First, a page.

By Tony Stapells
Another curious feature of the DBA rules are the terrain definitions. Terrain features are set down and defined by the defender. Both players know exactly how their troops will behave in that particular piece of tabletop decoration...except rivers. Neither player knows for sure what type of river it is until one tries to cross the waterway.
Which is excellent! DBA attempts to limit the "omniscient" helicopter view of wargamers. Should a general know exactly how steeply banked, or fast flowing a river is before his troops reach the actual stream? No. And neither should he know how dense a wood is, or how steep a hill is before his men begin struggling through the terrain.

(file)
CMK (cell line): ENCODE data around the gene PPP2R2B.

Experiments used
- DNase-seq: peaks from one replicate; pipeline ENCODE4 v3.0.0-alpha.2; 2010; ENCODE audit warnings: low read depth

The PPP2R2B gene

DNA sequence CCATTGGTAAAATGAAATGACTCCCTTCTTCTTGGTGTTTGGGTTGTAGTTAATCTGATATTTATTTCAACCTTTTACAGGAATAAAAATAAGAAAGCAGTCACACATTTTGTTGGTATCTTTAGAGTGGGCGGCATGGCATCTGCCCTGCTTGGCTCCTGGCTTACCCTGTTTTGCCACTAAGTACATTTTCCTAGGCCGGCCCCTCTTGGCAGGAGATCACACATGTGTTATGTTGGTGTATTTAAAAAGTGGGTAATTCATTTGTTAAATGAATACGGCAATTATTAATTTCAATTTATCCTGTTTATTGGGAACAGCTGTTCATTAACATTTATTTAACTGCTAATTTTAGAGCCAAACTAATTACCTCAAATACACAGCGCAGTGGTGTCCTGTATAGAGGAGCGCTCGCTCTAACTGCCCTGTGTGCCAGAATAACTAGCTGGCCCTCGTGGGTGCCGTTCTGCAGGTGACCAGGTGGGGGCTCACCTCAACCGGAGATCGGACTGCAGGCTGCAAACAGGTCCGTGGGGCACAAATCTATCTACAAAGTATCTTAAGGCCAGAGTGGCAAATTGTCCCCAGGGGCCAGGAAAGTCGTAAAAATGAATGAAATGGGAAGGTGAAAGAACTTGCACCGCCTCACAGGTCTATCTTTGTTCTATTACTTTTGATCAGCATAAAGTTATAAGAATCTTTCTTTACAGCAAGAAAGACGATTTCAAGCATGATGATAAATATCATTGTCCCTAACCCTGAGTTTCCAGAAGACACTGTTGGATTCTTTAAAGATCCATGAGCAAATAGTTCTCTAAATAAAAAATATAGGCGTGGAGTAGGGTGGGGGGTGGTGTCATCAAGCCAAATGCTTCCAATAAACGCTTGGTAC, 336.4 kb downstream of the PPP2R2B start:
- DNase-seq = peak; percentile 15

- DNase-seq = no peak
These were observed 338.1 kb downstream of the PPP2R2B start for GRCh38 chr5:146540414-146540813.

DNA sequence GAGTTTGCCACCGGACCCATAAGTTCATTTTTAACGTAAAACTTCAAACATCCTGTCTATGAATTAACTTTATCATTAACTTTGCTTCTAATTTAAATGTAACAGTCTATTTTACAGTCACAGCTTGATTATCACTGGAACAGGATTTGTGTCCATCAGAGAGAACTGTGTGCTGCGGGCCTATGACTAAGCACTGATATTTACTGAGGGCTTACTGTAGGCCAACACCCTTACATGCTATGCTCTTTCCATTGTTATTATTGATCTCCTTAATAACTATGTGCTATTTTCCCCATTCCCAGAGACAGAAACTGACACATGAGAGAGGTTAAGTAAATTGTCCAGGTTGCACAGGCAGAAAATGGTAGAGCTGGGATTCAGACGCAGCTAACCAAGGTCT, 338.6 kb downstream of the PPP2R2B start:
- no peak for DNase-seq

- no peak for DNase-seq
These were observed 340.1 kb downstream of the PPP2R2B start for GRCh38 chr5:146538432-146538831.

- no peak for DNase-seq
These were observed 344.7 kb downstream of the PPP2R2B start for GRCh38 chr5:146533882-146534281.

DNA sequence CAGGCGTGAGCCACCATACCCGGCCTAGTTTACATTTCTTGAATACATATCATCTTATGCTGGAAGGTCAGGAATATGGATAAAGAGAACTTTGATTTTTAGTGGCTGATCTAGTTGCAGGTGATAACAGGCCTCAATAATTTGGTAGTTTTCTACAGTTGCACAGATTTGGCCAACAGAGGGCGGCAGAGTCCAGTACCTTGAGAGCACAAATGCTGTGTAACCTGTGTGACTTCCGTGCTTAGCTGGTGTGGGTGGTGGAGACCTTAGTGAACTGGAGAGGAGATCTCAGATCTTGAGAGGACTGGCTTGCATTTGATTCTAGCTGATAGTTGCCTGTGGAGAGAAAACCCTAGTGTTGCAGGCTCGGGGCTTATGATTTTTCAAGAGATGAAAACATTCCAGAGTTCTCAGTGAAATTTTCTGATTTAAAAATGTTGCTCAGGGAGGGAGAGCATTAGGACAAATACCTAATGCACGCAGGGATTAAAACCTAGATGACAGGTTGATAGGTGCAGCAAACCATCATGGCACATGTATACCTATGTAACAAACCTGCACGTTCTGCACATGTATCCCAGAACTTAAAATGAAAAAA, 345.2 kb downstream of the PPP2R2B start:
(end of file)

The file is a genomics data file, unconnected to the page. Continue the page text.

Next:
So, let's extend the randomness of rivers to the rest of the terrain laid down by the defender. As with rivers, the first element to enter the terrain feature in question requires a roll on the appropriate table. However, such a roll only defines that actual piece. Seperate woods, for example, each require their own standard six-sided die roll.
Players may wish to apply die roll modifiers to the above tables based on their interpretations of the appropriate geography for historical matchups. Romans versus Illyrians in rocky Illyria, for example, may warrant a +1 to the terrain rolls. Conversely Pechenegs fighting Cumans on the open steppes could justify a -1 to all terrain rolls.
Last Updated: August 30, 1999My thanks to Tony Stapells for letting me reprint this proposed variant rule. Comments and suggestions welcome. Send them to Chris Brantley, email@example.com.